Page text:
Consumers will remember that in 2014, General Motors (“GM”) recalled millions of small vehicles that were found to have defective, and faulty ignition switches. Design flaws in these cars allowed the ignition to slip, shutting the car off and disabling the airbag system; these flaws caused the deaths of 124 people and several hundred more injuries. Last week, an agreement was reached between GM’s trust and the accident victims’ lawyers to pay $15 million to settle class-action cases against the company. However, a last-minute conflict concerning the corporate structure of GM and the timing of the accidents is threatening to derail the class action and prevent the victims and their families from receiving their settlements.
To understand what’s going on here, we need to turn the clock back a few years to 2009, when GM was on the brink of collapse. After receiving a controversial $50 billion bailout from the government, a “new” GM exited the bankruptcy process as a relatively healthy company. The “old” GM corporation, meanwhile, stuck around in the form of Motors Liquidation Company, tasked with selling off leftover assets to pay back creditors. This reorganization has caused problems with consumers’ claims; under the original bankruptcy proceedings, the deadlines to file claims against “old” GM was in 2011, but the ignition switch defect was not discovered until 2014, and many of these cars had been sold pre-reorganization.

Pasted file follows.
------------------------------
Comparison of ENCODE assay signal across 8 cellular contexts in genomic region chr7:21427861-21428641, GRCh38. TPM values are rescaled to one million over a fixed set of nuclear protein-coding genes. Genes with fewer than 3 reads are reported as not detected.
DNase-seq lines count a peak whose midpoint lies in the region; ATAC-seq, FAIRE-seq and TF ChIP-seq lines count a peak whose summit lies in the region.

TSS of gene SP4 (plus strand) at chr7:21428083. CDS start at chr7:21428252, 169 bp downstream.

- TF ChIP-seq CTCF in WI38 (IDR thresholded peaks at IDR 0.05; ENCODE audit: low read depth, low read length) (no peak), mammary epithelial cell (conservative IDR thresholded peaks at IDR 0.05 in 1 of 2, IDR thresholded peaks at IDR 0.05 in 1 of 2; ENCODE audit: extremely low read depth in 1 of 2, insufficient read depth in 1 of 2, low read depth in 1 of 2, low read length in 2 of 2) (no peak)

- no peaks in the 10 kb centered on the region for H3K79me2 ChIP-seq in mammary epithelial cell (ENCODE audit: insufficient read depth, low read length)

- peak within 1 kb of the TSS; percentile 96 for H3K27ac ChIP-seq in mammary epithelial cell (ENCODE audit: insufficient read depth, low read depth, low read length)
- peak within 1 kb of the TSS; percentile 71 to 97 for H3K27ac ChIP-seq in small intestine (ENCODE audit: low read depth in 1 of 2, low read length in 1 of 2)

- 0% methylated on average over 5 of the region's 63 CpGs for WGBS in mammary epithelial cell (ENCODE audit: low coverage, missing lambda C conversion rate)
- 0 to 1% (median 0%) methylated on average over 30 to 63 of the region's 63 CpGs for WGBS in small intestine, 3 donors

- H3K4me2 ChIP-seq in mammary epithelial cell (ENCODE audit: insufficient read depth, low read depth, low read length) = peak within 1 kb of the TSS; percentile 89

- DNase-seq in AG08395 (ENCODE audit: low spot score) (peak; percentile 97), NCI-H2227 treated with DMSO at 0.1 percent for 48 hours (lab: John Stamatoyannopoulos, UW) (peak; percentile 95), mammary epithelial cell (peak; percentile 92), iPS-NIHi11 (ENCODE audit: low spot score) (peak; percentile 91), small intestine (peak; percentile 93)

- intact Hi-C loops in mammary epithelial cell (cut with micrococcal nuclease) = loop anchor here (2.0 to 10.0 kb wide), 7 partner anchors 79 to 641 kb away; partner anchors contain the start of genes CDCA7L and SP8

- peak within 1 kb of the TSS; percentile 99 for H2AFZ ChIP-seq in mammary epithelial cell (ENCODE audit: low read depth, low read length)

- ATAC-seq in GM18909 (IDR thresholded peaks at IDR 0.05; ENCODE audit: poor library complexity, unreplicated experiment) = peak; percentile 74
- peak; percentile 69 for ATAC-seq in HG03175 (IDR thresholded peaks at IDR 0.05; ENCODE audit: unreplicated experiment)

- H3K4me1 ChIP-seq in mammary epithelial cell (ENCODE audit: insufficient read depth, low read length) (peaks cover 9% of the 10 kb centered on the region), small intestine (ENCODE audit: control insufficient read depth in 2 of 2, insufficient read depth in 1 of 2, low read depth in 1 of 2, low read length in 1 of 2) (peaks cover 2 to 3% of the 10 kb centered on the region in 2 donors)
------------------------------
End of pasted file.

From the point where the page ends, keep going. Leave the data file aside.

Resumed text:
The unitholders of the trust which was to compensate victims were prepared to accept the proposed $15M agreement in a conference today, but in a surprise turn of events, GM has decided that it will not accept the terms of the deal (specifically as they concern the claims filed on cars sold pre-bankruptcy) and that it would make its own deal with the trust. Judge Martin Glenn, presiding over the case in the U.S. District Court for the Southern District of New York, ordered the parties to discuss the deal’s collapse and to return to court in September to see if progress can be made.
We will continue to observe this issue as it develops, and we hope to see the victims and their families be justly remunerated.
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